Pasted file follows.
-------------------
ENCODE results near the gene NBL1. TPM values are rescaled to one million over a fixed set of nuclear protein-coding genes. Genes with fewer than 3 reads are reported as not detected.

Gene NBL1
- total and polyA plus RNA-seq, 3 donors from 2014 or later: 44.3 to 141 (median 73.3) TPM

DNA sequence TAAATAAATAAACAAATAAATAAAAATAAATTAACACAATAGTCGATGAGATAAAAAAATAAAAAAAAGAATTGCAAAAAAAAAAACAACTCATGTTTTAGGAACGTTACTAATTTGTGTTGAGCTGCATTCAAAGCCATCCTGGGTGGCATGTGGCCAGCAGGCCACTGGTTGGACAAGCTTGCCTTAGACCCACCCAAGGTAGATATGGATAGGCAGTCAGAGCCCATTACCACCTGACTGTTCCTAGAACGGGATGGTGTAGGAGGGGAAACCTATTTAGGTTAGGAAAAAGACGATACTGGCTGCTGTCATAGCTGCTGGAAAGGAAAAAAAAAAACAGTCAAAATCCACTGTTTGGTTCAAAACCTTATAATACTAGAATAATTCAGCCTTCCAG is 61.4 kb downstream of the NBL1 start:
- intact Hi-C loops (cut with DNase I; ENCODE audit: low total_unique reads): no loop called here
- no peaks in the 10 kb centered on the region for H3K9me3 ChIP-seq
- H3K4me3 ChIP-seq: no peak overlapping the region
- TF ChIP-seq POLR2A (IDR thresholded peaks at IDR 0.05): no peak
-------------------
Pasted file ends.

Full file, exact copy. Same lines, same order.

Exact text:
ENCODE results near the gene NBL1. TPM values are rescaled to one million over a fixed set of nuclear protein-coding genes. Genes with fewer than 3 reads are reported as not detected.

Gene NBL1
- total and polyA plus RNA-seq, 3 donors from 2014 or later: 44.3 to 141 (median 73.3) TPM

DNA sequence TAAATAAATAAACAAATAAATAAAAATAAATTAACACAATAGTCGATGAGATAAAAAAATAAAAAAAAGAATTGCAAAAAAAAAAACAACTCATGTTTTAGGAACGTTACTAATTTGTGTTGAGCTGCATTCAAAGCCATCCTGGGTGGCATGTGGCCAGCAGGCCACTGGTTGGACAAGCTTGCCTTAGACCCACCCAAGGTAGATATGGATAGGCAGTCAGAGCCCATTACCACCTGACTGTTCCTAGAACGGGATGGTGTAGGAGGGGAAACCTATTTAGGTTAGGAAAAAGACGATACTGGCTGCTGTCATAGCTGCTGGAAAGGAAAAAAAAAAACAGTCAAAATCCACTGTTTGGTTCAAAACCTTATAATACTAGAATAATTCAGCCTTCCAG is 61.4 kb downstream of the NBL1 start:
- intact Hi-C loops (cut with DNase I; ENCODE audit: low total_unique reads): no loop called here
- no peaks in the 10 kb centered on the region for H3K9me3 ChIP-seq
- H3K4me3 ChIP-seq: no peak overlapping the region
- TF ChIP-seq POLR2A (IDR thresholded peaks at IDR 0.05): no peak